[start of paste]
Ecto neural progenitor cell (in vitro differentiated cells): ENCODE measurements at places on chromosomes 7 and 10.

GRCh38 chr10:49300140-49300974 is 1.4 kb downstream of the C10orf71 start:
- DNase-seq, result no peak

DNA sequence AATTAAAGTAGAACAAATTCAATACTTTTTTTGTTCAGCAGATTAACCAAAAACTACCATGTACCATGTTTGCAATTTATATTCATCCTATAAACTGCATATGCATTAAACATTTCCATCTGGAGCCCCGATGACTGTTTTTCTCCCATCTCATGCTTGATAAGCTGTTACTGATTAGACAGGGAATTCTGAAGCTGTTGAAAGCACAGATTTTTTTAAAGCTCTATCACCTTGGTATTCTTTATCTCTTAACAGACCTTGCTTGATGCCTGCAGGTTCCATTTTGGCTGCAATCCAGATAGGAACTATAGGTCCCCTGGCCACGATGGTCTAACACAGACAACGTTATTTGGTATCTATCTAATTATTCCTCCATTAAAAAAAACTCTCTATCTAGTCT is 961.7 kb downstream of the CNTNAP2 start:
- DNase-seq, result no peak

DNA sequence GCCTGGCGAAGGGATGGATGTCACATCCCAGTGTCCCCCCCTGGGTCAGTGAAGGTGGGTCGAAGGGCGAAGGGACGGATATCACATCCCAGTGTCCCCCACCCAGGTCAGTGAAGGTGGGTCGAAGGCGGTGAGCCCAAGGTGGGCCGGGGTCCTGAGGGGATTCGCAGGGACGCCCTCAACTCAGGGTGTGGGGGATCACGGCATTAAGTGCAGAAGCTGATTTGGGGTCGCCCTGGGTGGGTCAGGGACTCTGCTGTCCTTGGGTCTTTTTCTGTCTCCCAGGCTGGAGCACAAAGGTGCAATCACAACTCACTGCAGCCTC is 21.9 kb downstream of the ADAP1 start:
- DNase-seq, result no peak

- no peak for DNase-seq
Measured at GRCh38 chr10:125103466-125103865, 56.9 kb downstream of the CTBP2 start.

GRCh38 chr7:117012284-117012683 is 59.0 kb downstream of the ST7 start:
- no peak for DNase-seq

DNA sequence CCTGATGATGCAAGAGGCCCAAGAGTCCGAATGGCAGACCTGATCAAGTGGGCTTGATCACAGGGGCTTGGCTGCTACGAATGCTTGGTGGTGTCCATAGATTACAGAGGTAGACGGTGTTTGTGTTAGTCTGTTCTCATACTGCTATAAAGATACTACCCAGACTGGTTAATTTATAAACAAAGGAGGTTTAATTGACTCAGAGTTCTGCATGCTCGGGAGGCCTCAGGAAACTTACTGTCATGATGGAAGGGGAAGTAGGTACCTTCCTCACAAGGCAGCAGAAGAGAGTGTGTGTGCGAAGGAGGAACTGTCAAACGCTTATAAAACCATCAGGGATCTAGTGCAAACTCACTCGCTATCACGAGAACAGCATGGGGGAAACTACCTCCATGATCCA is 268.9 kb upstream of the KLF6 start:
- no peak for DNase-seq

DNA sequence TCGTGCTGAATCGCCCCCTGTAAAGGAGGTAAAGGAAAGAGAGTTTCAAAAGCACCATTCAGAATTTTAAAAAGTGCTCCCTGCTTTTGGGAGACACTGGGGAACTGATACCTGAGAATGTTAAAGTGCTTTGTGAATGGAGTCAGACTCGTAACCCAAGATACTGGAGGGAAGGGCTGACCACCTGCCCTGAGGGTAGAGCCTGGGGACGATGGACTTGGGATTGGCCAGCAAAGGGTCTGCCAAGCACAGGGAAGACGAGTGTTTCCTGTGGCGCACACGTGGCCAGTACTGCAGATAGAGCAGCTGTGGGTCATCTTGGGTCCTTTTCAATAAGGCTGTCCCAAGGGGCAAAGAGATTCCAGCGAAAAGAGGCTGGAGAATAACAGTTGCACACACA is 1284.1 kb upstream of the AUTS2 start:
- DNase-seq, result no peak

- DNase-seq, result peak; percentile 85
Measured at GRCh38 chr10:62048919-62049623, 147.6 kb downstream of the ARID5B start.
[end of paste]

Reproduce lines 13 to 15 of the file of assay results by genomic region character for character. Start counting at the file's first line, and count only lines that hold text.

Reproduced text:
- no peak for DNase-seq

DNA sequence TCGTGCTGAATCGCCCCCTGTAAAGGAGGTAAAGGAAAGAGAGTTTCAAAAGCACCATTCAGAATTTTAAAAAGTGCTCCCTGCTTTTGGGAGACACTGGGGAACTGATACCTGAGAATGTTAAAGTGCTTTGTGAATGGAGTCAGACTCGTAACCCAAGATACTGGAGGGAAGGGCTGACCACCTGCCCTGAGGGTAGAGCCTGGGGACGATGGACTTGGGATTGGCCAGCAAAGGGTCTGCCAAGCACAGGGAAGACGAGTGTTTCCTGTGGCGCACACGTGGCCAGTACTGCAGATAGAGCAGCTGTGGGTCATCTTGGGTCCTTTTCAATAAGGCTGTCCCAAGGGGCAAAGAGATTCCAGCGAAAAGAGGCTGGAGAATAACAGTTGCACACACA is 1284.1 kb upstream of the AUTS2 start:
- DNase-seq, result no peak